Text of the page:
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Probiotics and Prebiotics

Ever wonder what all the hype is about concerning Probiotics and Prebiotics? Confused about what health claims are fact and what is fiction concerning this new natural supplement? Not sure what the difference is between a probiotic and a prebiotic?

Probiotics are beneficial bacteria which are in a state of hibernation until eaten by the consumer. These microbes are in a state of suspended animation, much like common yeast, becoming active when the reach the intestinal tract following consumption. Upon colonizing the intestinal tract, these beneficial bacteria help us to digest our food, and help us to absorb nutrients and minerals, they produce beneficial vitamins, chemicals, as well as enzymes while preventing the colonization of disease causing bacterial invaders we are exposed to on a daily basis. These same “good bacteria” then help stimulate our immune system, and regulate metabolism. In the dog, more than 70%of the immune system has been shown to be located in the gastro-intestinal (GI) tract of the individual. No wonder that even minor disturbances of the GI tract can affect the overall health status of the pet.

A prebiotic is necessary fiber that feeds the beneficial microorganisms present in the gut or that are provided in the prebiotic.

Humans and animals are born without any bacteria in our system. Our intestinal tract eventually becomes host to approximately 100 trillion of these tiny micro-organisms. In the average human this can amount to 2 to 6 pounds of microbes. Even small disruptions in our micro flora has been linked to a variety of health problems.

Once pathogenic or disease causing bacteria take hold of an intestinal tract they will pass through the intestinal wall to invade the rest of the body. The trick is to make sure your gut and that of your pets contain primarily beneficial bacteria. These native microorganisms will be affected by your diet, age, exercise, and especially the use of antibiotics. As our lives change, so do the bacteria in our guts. Today our GI tracts contain only two-thirds the bacterial species found in individuals who have never taken antibiotics.

To date most commercially available probiotics formulations contain mixtures of Gram positive Lactobacillus, Enterococcus faecium and/or Bifidobacterium bilfidum. All are lactic acid producing bacteria commonly seen in fermented foods such yogurt, cheeses, beer and animal feeds. All are believed to help prevent the colonization of the gut with aggressive Gram negative bacteria that can cause disease. Bifidobacteria is a type of bacteria transferred in breast milk.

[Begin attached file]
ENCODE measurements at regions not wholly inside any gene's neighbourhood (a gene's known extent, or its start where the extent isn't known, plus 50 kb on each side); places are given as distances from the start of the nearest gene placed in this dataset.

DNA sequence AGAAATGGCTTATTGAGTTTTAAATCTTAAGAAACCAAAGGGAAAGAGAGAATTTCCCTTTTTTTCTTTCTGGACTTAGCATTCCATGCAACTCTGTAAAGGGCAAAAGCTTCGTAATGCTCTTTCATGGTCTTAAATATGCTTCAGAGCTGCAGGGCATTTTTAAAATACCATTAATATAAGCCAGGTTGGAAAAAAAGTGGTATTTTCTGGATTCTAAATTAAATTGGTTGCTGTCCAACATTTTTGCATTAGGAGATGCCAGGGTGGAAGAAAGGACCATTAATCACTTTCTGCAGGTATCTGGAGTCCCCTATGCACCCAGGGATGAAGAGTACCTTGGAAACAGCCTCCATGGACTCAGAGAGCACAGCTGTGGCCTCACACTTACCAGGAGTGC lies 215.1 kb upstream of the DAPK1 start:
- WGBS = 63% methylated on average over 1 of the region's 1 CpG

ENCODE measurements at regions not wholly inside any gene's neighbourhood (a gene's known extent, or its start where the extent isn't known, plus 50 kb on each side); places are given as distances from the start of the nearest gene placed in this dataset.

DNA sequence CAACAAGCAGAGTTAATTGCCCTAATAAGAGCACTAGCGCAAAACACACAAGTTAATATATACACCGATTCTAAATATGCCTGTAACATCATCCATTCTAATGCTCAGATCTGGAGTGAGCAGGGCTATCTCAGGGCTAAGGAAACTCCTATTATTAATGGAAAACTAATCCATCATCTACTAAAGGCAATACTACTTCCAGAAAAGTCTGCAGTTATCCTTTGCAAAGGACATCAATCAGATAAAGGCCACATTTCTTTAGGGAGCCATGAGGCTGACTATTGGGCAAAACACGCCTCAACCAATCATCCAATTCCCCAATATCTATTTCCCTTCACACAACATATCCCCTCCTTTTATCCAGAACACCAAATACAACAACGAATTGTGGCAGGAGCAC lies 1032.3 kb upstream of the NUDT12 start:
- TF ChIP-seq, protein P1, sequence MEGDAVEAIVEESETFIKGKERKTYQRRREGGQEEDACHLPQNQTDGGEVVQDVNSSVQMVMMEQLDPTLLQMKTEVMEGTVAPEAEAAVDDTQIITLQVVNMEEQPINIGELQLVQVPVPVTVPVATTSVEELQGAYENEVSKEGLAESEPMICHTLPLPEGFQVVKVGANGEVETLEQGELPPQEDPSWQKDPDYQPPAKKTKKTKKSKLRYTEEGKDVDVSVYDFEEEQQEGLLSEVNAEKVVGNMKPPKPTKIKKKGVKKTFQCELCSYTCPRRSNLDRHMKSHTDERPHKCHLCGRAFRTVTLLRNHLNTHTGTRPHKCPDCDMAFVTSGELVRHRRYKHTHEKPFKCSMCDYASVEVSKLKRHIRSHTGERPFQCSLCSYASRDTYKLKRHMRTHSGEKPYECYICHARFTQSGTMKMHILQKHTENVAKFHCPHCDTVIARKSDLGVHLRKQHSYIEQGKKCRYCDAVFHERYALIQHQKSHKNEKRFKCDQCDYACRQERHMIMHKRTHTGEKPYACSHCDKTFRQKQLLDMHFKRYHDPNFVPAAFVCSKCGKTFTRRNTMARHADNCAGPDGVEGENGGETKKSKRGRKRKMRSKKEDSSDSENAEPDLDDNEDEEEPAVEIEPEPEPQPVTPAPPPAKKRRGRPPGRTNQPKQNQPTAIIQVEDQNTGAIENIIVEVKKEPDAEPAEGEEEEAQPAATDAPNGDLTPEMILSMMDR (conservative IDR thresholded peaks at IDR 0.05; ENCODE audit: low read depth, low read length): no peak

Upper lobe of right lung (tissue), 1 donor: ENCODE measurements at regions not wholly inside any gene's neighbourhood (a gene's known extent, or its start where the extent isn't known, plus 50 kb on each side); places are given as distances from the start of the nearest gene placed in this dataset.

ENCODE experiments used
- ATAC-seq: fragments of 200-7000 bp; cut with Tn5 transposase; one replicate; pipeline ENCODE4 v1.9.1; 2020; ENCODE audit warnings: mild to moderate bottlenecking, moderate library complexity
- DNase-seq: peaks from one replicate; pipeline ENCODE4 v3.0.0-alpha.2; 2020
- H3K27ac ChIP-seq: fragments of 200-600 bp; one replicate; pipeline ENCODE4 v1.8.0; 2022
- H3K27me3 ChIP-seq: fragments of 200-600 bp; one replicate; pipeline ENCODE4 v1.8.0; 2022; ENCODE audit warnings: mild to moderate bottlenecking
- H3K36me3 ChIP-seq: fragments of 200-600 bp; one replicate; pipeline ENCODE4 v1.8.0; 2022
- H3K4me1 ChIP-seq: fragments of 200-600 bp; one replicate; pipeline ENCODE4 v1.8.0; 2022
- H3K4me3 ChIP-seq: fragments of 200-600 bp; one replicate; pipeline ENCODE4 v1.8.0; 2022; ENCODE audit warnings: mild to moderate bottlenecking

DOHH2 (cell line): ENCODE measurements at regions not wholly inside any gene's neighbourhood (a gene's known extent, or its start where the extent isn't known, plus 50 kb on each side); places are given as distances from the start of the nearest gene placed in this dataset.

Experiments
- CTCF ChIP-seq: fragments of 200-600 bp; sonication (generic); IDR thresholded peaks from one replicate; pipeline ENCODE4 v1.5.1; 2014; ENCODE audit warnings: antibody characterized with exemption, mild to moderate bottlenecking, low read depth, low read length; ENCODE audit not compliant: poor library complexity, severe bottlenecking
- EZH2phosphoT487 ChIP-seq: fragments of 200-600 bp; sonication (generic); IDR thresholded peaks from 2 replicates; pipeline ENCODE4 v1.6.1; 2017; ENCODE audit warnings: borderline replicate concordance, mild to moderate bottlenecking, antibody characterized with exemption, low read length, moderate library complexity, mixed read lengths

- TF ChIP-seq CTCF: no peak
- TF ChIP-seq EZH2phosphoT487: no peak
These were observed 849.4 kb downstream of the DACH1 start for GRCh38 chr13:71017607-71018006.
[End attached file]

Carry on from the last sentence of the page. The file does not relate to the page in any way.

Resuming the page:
Studies to date substantiate that certain pet probiotics help to ease chronic digestive ailments, prevent stress-related diarrheas and help boost the immune system. Most of these products consist of capsules, chews, powders and pastes sprinkled or squeezed on foods. Not all supplements available are created equal, in this currently largely unregulated market. The Ontario Veterinary College in Guelph, Ontario Canada, tested 25 pet probiotic products and found that most were not accurately labeled and did not contain the bacteria type and/or the concentration of beneficial bacteria promised. Three supplements that were correctly labeled include: Purina FortiFlora for Dogs and Cats and Nutramax Laboratories Proviable for Dogs and Cats as well as Horses. Nutramax has conducted studies showing beneficial effects of their products to ease the clinical effects and duration of diarrhea. Purina-funded research has found FortiFlora to boost immune-system activity at a cellular level in pets.


  • http://phys.org/news/2014-12-explores-role-gut-bacteria-obesity.html
  • Beck, Melinda. “In the Gut: The Mix of Bacteria Can Affect Weight.” The Wall Street Journal. Tuesday, November 18, 2014. Pp. D1 and D4.
  • Johannes, Laura. “Probiotics to Help Pets with Digestive Woes.” The Wall Street Journal.
  • “Probiotics Can Transform Your Health.” Newsmax. October 2014. Pp. 78-79.
  • Tremayne, Jessica. “Prebiotics, Probiotics and Intestinal Health.” Veterinary Practice News. July 2011.
  • Wonderling, Laura. Henry Schein Animal Health. June 2013. P. 16
  • Yersin, Andy. “Probiotics 101: How to pick Supplements. Veterinary Practice News. November 2014. P. 34.
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